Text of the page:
At this point, we might be forgiven for feeling just a little bit like Charlie Brown and the football when we get our hopes up about a new courthouse for Tuolumne County.

This week, Gov. Jerry Brown released his proposed budget for the 2018-19 fiscal year and, lo and behold, buried deep within the massive funding plan was $65 million for the courthouse.

The county thought the money was secure before, only to find the state couldn’t swing it. Then the Judicial Council invited quite a few counties to make pitches on why they deserved money for a new courthouse. Tuolumne County was left out once again.

The facts of what life is like at the Tuolumne County Courthouse bear repeating until we see a modern facility rising on the site where the Mother Lode Regional Juvenile Detention Center is and the replacement for the Tuolumne County Jail will be.

A disabled woman crawled up the dozens of marble steps because she feared missing an adoption hearing. There is no elevator, no way for her to get to the third floor in a wheelchair. The image is incomprehensible. It was told by none other than Judge Donald Segerstrom, the presiding judge for the county.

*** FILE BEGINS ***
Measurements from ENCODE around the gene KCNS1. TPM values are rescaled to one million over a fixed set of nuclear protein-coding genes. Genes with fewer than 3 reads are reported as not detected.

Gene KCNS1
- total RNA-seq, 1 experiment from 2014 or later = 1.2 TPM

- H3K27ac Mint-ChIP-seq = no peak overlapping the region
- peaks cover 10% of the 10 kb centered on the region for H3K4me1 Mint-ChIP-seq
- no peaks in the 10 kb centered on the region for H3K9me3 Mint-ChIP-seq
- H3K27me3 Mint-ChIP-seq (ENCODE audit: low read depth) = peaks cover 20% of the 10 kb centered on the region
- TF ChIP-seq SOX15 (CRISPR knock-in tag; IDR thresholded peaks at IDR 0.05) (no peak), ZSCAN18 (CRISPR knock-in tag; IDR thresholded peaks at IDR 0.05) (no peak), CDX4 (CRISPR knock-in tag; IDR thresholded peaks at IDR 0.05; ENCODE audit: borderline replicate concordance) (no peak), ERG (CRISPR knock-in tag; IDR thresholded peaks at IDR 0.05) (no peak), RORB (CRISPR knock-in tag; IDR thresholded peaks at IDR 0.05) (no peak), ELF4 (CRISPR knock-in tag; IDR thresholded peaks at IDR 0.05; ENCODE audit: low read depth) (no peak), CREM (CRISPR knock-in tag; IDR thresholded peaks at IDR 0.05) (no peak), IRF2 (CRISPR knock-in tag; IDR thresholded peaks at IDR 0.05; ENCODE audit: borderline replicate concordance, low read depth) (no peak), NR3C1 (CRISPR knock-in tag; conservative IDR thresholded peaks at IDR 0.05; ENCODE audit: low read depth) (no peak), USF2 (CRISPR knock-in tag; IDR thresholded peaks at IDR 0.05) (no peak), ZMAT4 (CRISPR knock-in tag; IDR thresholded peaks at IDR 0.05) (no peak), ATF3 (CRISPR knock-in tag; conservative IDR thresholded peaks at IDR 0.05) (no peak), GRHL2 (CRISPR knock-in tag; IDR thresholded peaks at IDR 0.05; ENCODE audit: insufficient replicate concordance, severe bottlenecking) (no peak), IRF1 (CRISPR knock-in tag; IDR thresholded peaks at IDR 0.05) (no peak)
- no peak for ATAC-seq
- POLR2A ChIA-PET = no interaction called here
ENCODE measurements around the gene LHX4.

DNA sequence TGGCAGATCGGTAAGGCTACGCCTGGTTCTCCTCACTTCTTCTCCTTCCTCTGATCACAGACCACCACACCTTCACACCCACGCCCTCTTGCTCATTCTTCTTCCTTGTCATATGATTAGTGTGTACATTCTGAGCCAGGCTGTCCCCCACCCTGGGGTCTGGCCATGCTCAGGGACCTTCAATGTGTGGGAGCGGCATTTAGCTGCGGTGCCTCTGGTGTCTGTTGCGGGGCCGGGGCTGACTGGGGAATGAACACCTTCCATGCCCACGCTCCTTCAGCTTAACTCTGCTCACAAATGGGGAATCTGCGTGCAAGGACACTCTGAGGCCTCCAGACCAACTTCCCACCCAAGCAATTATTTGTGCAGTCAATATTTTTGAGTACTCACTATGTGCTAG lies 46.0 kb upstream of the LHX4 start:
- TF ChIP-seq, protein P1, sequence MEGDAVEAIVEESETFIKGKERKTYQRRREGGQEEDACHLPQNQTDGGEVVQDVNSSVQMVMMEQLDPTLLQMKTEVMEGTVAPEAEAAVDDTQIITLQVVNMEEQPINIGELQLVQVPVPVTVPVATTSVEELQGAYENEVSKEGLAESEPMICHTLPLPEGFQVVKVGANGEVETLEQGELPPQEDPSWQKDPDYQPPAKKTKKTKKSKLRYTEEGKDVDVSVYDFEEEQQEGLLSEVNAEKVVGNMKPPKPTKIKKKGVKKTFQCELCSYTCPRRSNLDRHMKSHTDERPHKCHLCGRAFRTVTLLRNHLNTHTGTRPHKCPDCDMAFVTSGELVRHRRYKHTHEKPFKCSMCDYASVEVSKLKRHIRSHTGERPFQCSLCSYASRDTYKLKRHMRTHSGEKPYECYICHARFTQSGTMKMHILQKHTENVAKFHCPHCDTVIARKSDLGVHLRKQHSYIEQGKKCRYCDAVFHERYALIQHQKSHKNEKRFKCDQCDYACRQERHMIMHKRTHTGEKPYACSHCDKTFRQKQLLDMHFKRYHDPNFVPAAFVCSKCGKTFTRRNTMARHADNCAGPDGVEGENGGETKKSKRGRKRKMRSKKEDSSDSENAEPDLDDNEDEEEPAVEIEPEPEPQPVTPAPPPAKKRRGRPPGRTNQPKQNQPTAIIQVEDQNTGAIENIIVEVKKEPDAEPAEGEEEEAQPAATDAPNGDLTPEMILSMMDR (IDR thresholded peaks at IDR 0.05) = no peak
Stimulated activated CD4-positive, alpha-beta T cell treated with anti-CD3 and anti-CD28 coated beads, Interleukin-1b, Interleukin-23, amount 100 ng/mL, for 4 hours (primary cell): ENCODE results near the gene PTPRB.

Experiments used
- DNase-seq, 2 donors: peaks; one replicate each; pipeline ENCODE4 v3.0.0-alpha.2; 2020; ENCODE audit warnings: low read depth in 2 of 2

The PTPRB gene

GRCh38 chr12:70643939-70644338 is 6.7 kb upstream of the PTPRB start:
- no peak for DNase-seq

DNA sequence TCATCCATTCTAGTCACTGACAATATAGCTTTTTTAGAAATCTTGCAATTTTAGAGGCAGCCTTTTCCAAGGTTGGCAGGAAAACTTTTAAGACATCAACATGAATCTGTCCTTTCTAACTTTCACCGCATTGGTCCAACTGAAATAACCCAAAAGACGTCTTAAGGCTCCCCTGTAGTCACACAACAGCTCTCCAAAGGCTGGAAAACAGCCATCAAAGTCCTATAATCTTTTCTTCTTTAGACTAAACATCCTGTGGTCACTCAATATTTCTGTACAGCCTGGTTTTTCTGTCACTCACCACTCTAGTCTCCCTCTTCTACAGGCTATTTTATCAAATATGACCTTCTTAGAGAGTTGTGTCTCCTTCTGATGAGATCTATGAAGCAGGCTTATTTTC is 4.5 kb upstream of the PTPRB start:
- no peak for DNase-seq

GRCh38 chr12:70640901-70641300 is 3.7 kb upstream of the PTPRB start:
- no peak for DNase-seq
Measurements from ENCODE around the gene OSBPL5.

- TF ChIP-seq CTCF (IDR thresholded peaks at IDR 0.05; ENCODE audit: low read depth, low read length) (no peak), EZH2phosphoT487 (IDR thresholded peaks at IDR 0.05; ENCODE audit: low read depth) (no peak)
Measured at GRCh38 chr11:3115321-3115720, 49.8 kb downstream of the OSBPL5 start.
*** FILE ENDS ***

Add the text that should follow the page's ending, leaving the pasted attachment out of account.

Segerstrom has been on the bench since 2012 and before that he was district attorney. Safe to say, he’s heard and seen a lot. So it’s striking that when he had to make the case for a new courthouse he remembered that woman.

The building is pretty, and historic, but doesn’t come close to meeting the needs of the judicial system and the people who interact with it.

It was built in 1898. And while it’s been kept up well, it remains too small for the court operations. That prompted the county to use space in a separate building about a block away on Washington Street. It was built in 1927 and was once a Chrysler dealership. Not even close to the needs of the court and its judges.

It has a narrow hallway where inmates, defendants, victims, jurors, lawyers and judges all walk down to get to the courtrooms or offices. Unsafe to say the least. An incident waiting to happen.

If the money makes it through the governor’s next budget and the State Legislature, construction would begin sometime during the 2018-19 fiscal year — bonds must be sold — with completion in 2021.

The plans for the five-courtroom, 61,000-square-foot building have been drawn up, the State Fire Marshal’s Office, the Division of the State Architect, and the Board of State and Community Corrections have approved them.

Tuolumne County is ready. Let’s hope the state is, too.